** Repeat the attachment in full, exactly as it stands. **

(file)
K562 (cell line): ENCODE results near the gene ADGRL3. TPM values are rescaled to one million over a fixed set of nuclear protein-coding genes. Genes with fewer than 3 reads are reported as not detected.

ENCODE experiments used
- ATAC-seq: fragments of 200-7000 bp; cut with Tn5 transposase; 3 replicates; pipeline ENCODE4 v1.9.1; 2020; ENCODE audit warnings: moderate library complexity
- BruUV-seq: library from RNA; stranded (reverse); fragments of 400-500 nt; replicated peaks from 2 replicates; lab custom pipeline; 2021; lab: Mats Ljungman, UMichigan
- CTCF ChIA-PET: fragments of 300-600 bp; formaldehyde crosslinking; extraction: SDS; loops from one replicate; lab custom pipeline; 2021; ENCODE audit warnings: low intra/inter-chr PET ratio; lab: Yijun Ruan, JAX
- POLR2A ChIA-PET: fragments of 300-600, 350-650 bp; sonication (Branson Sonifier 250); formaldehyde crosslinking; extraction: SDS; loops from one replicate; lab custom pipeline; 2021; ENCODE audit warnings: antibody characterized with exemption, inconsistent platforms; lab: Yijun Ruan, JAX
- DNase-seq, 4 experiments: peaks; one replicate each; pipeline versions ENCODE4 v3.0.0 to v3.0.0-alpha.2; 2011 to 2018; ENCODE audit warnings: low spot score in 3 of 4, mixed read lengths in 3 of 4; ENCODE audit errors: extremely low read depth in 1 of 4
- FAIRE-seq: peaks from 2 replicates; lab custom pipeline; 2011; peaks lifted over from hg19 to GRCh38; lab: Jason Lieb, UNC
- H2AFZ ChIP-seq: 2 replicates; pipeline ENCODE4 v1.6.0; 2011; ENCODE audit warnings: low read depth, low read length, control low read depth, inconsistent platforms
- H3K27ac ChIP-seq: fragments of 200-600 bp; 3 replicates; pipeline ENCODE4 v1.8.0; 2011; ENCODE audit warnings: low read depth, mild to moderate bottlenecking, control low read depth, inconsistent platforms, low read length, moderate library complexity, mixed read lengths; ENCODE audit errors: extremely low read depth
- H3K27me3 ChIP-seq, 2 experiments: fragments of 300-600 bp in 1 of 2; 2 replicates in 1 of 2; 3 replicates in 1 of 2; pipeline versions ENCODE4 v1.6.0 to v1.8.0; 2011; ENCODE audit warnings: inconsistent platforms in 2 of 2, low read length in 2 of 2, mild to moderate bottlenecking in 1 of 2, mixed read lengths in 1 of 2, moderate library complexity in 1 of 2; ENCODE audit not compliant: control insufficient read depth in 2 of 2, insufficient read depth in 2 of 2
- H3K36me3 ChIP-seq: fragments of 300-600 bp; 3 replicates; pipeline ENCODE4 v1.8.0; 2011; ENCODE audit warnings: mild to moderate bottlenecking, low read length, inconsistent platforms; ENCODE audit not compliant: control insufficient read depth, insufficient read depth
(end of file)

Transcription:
K562 (cell line): ENCODE results near the gene ADGRL3. TPM values are rescaled to one million over a fixed set of nuclear protein-coding genes. Genes with fewer than 3 reads are reported as not detected.

ENCODE experiments used
- ATAC-seq: fragments of 200-7000 bp; cut with Tn5 transposase; 3 replicates; pipeline ENCODE4 v1.9.1; 2020; ENCODE audit warnings: moderate library complexity
- BruUV-seq: library from RNA; stranded (reverse); fragments of 400-500 nt; replicated peaks from 2 replicates; lab custom pipeline; 2021; lab: Mats Ljungman, UMichigan
- CTCF ChIA-PET: fragments of 300-600 bp; formaldehyde crosslinking; extraction: SDS; loops from one replicate; lab custom pipeline; 2021; ENCODE audit warnings: low intra/inter-chr PET ratio; lab: Yijun Ruan, JAX
- POLR2A ChIA-PET: fragments of 300-600, 350-650 bp; sonication (Branson Sonifier 250); formaldehyde crosslinking; extraction: SDS; loops from one replicate; lab custom pipeline; 2021; ENCODE audit warnings: antibody characterized with exemption, inconsistent platforms; lab: Yijun Ruan, JAX
- DNase-seq, 4 experiments: peaks; one replicate each; pipeline versions ENCODE4 v3.0.0 to v3.0.0-alpha.2; 2011 to 2018; ENCODE audit warnings: low spot score in 3 of 4, mixed read lengths in 3 of 4; ENCODE audit errors: extremely low read depth in 1 of 4
- FAIRE-seq: peaks from 2 replicates; lab custom pipeline; 2011; peaks lifted over from hg19 to GRCh38; lab: Jason Lieb, UNC
- H2AFZ ChIP-seq: 2 replicates; pipeline ENCODE4 v1.6.0; 2011; ENCODE audit warnings: low read depth, low read length, control low read depth, inconsistent platforms
- H3K27ac ChIP-seq: fragments of 200-600 bp; 3 replicates; pipeline ENCODE4 v1.8.0; 2011; ENCODE audit warnings: low read depth, mild to moderate bottlenecking, control low read depth, inconsistent platforms, low read length, moderate library complexity, mixed read lengths; ENCODE audit errors: extremely low read depth
- H3K27me3 ChIP-seq, 2 experiments: fragments of 300-600 bp in 1 of 2; 2 replicates in 1 of 2; 3 replicates in 1 of 2; pipeline versions ENCODE4 v1.6.0 to v1.8.0; 2011; ENCODE audit warnings: inconsistent platforms in 2 of 2, low read length in 2 of 2, mild to moderate bottlenecking in 1 of 2, mixed read lengths in 1 of 2, moderate library complexity in 1 of 2; ENCODE audit not compliant: control insufficient read depth in 2 of 2, insufficient read depth in 2 of 2
- H3K36me3 ChIP-seq: fragments of 300-600 bp; 3 replicates; pipeline ENCODE4 v1.8.0; 2011; ENCODE audit warnings: mild to moderate bottlenecking, low read length, inconsistent platforms; ENCODE audit not compliant: control insufficient read depth, insufficient read depth